Kyle Bass is famous for two things; betting on GM and betting against Japan.
The automotive shares have been struggling and part of the trade on Japan was (bad) bet against bonds but he’s been right on Japan and called the surprise QE at the Oct 31 BOJ meeting.
He has an insightful interview in the Swedish press today where he talks about Japan and some other interesting investment ideas (he still likes GM).
At the Texas Investor Summit in February you predicted the yen, then at around 102, would go above 115 against the dollar during 2014. It ended the year at 119. Where do you see the yen going during 2015?
– I think it will go north of 140. And you could see a disorderly move in the yen this year.
But yields in Japan have been falling to record lows. Why is that?
– The Japanese preliminary budget has Japan running a fiscal deficit of about 37 trillion yen which, if that holds, would be one of their smallest deficits in years. But their central bank is still going to print 80 trillion yen. That means that they’re going to buy every bond that they issue, monetizing all of that, and then they’re going to buy about 40 trillion yen more of bonds, stocks and Japanese REITs. Since they buy more than they issue, they are basically taking JGB supply out of the market. That’s why you have the 5 year rate at one basis point and the 10 year rate at around 30 points.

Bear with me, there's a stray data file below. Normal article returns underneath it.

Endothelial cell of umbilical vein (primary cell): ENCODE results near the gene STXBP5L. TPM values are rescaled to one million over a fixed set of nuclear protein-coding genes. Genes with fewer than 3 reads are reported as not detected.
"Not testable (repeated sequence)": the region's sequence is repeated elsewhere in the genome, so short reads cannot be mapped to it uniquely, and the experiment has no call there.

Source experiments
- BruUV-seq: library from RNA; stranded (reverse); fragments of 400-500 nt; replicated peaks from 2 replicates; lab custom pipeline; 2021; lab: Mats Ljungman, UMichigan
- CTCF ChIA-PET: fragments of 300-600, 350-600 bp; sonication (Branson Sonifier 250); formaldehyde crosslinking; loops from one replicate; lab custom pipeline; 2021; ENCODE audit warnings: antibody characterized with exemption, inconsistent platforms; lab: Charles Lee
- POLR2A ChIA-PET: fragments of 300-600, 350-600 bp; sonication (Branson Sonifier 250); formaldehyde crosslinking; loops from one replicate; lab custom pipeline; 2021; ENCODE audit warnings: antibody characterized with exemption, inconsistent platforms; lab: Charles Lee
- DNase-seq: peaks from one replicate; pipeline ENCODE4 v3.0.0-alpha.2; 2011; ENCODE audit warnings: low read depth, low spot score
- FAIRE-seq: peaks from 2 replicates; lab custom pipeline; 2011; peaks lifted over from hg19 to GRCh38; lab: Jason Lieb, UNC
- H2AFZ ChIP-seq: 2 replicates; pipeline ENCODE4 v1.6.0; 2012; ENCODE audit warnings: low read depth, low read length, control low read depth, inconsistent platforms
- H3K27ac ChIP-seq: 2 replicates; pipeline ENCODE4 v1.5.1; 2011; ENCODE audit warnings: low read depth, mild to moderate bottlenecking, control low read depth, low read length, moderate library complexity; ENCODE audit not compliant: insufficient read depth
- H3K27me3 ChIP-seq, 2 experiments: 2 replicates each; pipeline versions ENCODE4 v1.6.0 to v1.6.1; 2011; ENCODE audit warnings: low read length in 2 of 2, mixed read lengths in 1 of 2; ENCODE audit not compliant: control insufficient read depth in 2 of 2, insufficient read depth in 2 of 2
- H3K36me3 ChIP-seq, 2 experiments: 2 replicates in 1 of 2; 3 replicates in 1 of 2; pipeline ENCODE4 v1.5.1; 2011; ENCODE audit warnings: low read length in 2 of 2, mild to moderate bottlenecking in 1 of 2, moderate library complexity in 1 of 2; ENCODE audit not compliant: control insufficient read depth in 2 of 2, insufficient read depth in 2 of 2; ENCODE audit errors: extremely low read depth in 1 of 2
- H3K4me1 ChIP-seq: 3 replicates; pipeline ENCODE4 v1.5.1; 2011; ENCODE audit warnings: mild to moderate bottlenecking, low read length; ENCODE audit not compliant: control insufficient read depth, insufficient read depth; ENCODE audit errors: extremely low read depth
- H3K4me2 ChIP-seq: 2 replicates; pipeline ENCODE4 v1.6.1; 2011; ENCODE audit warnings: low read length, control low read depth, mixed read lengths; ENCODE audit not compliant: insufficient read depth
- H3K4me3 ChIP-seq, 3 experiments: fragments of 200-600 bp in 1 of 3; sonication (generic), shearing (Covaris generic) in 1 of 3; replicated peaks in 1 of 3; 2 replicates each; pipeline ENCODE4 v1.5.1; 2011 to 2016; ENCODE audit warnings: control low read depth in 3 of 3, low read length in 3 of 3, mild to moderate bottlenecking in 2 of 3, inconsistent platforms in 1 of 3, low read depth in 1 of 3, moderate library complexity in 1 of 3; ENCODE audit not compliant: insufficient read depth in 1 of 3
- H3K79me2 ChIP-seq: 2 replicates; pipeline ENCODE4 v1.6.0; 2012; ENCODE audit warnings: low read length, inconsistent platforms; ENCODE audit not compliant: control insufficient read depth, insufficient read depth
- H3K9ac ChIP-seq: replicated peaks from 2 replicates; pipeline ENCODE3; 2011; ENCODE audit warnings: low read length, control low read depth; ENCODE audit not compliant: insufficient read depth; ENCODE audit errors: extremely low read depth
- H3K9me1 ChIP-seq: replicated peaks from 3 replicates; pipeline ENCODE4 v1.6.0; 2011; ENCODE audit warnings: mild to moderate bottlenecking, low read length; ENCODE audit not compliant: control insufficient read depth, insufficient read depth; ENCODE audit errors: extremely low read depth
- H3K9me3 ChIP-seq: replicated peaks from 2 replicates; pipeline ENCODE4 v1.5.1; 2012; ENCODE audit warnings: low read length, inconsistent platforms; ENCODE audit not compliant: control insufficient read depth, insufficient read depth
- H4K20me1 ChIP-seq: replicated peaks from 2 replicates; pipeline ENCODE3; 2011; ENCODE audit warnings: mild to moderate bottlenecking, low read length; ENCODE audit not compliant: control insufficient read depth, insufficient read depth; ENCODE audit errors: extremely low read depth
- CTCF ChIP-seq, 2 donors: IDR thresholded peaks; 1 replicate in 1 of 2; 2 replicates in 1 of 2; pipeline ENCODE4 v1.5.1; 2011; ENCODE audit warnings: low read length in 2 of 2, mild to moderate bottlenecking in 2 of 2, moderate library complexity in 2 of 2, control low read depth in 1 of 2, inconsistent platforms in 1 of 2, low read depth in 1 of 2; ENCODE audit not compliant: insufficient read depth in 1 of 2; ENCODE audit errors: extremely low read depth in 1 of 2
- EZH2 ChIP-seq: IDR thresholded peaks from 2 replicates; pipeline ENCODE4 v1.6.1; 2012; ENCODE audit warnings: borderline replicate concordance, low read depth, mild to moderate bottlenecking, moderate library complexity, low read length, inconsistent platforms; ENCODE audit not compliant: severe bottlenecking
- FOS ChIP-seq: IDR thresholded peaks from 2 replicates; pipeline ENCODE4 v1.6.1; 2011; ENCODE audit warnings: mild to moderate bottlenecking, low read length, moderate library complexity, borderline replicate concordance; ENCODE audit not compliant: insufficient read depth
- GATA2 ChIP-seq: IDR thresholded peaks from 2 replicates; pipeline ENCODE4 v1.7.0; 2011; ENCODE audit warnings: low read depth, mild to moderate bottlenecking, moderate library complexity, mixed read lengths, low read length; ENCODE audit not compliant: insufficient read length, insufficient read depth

Could the weaker yen spill over to the bond market?
– It hasn’t yet. The Bank of Japan is buying every bond out there, as someone like Paul Krugman would suggest. But if you follow that hypothesis and you’re rational about it, then one would think you would never need to have a balanced budget. You could spend as much as you wanted to spend and your central bank could buy every bond that the treasury issues. Well, that’s a world of fantasy. Why would anyone ever worry about a fiscal deficit ever again if that were to be true? At some point in time the pressure cooker breaks. Right now the currency has been the valve that has moved, so I think the currency keeps moving. But if you get a disorderly movement in the currency you could see a move in rates, you could see a panic. But maybe they don’t get that. Maybe the currency just goes from 120 to 300 or 400. Who knows where it goes.